The Trinity Trust Foundation held an event on June 1 with 70 members of its Rat Pack and River Rats membership groups to reveal the concept of the Mayor’s newly-unveiled Trinity River Park.
Gail Thomas, president and CEO of The Trinity Trust, welcomed everyone and introduced interim Chair of the Board, Deedie Rose. “Deedie loves design and architecture, and because of her interest in design, she helped to facilitate and fund the City of Dallas’ CityDesign Studio, which is housed in Dallas City Hall. She also loves nature, so this park is something she wants to tell you about in more detail.”
Deedie Rose said, “The idea is for a beautiful, fantastic space that can bring together all socio-economic groups. We finally have a concept that will do that. I want to commend our Mayor (Mike Rawlings) for asking the question last year with all this flooding, which was, ‘Can we build a park?’ He was smart and used design going to the experts who have planned parks similar to the one we want in Dallas. Now we have a concept, and there will be public input because it’s for the public.”
She then introduced Brent Brown, AIA, who is the founding director of the Dallas CityDesign Studio, and founder of buildingcommunityWORKSHOP.
Brown talked about the proposed park concept, which spans more than 285 acres in the heart of the city, encompassing the Margaret Hunt Hill Bridge, Margaret McDermott Bridge and the Ronald Kirk Pedestrian Bridge (Continental Avenue Bridge). The area connects both sides of the Trinity River from downtown Dallas to Southern Dallas/West Dallas/Oak Cliff. This location was selected because of its close proximity to downtown.
Brown took the audience through a series of slides and propositions about the proposed Trinity River Park concepts:
- Reclaiming sinuosity. How can we reclaim this river?
- A Welcome Flood. “We saw people enjoy the river during the flood season.”
- Disrupting the Flatness. The water breaks up this land.
- Destination Nodes.
- Circulation is the engine of design. “Align the programmatic desires and the pragmatic needs of the park.”
- Build landscape connections. “Create landscape connections from the city to the park.” The ideas for these include overlooks to extend into the city from three points to the Trinity River: (1) Reunion; (2) West Commerce; (3) 505 Riverfront area.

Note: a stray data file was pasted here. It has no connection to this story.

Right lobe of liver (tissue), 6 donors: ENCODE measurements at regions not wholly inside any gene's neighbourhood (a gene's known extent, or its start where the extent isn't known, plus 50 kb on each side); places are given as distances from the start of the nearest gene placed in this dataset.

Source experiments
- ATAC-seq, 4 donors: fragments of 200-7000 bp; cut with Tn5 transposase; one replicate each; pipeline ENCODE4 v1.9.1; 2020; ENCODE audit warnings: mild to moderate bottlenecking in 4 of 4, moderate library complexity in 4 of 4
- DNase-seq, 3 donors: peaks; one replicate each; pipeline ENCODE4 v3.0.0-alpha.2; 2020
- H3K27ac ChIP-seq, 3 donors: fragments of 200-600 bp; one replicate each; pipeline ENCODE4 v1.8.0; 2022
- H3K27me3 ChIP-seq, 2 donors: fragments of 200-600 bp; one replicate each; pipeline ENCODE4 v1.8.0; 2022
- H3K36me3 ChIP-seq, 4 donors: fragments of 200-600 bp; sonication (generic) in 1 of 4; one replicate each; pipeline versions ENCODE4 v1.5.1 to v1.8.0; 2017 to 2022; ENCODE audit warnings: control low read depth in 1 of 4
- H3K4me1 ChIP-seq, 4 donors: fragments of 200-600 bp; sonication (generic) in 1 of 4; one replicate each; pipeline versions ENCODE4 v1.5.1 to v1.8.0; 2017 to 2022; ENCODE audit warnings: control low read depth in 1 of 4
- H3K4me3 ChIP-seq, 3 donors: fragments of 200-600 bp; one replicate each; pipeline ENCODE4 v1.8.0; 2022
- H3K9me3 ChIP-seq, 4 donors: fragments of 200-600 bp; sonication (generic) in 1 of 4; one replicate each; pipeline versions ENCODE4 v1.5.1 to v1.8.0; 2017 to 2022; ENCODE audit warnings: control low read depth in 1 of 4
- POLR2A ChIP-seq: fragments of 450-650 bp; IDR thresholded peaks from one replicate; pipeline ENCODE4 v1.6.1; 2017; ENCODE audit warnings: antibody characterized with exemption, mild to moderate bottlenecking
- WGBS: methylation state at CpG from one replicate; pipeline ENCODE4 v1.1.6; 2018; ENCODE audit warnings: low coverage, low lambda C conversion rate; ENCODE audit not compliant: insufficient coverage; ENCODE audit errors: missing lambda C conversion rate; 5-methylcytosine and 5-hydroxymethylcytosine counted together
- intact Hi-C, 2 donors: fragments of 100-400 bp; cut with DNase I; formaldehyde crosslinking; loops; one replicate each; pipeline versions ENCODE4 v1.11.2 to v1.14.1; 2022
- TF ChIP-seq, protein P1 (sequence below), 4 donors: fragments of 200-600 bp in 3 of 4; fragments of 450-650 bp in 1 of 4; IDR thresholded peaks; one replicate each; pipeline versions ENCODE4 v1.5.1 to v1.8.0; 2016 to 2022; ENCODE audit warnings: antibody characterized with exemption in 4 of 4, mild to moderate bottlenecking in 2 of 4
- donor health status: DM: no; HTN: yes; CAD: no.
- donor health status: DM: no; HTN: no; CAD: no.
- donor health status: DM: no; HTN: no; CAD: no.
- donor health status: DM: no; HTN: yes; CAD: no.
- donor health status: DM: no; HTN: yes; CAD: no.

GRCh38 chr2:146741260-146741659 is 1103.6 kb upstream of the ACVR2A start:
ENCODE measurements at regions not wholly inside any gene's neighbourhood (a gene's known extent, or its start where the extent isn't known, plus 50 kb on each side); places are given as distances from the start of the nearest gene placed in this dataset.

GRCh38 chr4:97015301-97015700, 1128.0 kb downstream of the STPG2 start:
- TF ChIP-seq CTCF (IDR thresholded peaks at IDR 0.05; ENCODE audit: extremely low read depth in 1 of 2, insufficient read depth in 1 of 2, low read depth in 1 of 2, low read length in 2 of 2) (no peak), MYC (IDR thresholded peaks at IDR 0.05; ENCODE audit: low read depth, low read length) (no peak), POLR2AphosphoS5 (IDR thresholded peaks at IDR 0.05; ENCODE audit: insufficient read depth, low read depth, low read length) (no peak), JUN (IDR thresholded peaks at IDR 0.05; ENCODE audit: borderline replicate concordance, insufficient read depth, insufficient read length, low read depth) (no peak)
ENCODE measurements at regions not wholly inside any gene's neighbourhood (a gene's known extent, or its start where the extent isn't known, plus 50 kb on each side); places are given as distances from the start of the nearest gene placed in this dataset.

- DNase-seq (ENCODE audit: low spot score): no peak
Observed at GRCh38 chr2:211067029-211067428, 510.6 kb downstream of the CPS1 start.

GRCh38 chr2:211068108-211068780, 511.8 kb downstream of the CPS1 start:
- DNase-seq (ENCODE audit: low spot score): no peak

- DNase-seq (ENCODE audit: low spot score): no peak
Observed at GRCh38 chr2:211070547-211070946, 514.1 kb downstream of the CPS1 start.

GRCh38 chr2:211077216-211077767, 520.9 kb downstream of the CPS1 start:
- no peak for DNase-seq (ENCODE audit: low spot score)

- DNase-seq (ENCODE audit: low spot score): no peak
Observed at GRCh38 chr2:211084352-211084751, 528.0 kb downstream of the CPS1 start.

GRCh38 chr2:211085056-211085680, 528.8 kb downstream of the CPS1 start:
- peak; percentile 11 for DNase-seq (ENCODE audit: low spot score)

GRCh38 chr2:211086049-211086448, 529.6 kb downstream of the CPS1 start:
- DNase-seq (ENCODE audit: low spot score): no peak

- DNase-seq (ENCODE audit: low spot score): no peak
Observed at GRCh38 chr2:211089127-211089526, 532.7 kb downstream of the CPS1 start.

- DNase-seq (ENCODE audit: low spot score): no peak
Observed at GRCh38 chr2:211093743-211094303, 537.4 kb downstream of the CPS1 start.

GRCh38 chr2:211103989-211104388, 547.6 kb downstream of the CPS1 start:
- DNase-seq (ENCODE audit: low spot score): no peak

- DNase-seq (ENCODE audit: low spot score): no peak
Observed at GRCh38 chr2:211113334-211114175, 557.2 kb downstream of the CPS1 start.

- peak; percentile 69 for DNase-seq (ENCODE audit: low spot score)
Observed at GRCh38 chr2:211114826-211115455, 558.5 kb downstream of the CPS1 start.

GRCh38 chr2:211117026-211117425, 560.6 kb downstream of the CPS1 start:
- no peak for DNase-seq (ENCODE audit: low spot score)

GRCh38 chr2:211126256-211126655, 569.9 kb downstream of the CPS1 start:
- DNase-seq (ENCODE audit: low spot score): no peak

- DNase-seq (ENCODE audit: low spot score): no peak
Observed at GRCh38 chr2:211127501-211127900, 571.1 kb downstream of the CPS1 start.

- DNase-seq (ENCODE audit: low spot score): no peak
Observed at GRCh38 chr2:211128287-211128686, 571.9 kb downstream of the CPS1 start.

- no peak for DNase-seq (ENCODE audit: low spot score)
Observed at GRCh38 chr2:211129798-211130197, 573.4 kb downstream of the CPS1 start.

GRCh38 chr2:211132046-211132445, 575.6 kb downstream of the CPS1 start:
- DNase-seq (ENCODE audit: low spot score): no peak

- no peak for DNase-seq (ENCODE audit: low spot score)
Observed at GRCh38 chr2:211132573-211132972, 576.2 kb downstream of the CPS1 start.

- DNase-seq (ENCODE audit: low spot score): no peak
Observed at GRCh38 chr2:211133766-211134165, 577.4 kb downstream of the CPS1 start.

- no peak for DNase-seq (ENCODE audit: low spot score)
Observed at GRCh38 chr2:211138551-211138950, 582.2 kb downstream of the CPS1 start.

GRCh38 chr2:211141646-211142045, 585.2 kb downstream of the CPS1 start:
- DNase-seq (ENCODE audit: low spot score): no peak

Brown added that these photos are a representation of an urban park, which is a concept, consistent with the Balanced Vision Plan, completed in 2003 and endorsed by the Dallas City Council to transform and restore 10,000 acres of the Trinity River Corridor, one of the largest public works projects in the nation. Costs of the park will be based on the final plans and availability of funds through public and private fundraising efforts.
The conceptual plans were funded through The Trinity Trust with a gift from Deedie and the late Rusty Rose. The funds were part of a $5 million gift given in 2009 to explore possibilities for the Trinity River Corridor. Also from that gift, funds were provided to create the Dallas CityDesign Studio housed at Dallas City Hall, to support bcWORKSHOP and to fund the Connected City Design Challenge that brought the best ideas for redevelopment to the Trinity.
The model of the Trinity River Park concept is on display for public viewing in the City Hall lobby. Over the coming months, there will be various community engagement efforts. These will help to further develop a design and programming plan for the five connector parks that can feed new life into the communities they touch. The community is asked to give their input at these meetings and through a new website: http://www.newtrinityvision.com.
The Trinity Trust Foundation helps the city by raising private funds for this $2.2 billion urban park project. Donations from the private sector will add amenities. The Trinity Trust also reaches out into the community to educate citizens about the project with presentations, symposia and events. More information can be found by calling 214.740.1616, by emailing firstname.lastname@example.org, or by visiting http://thetrinitytrust.org/.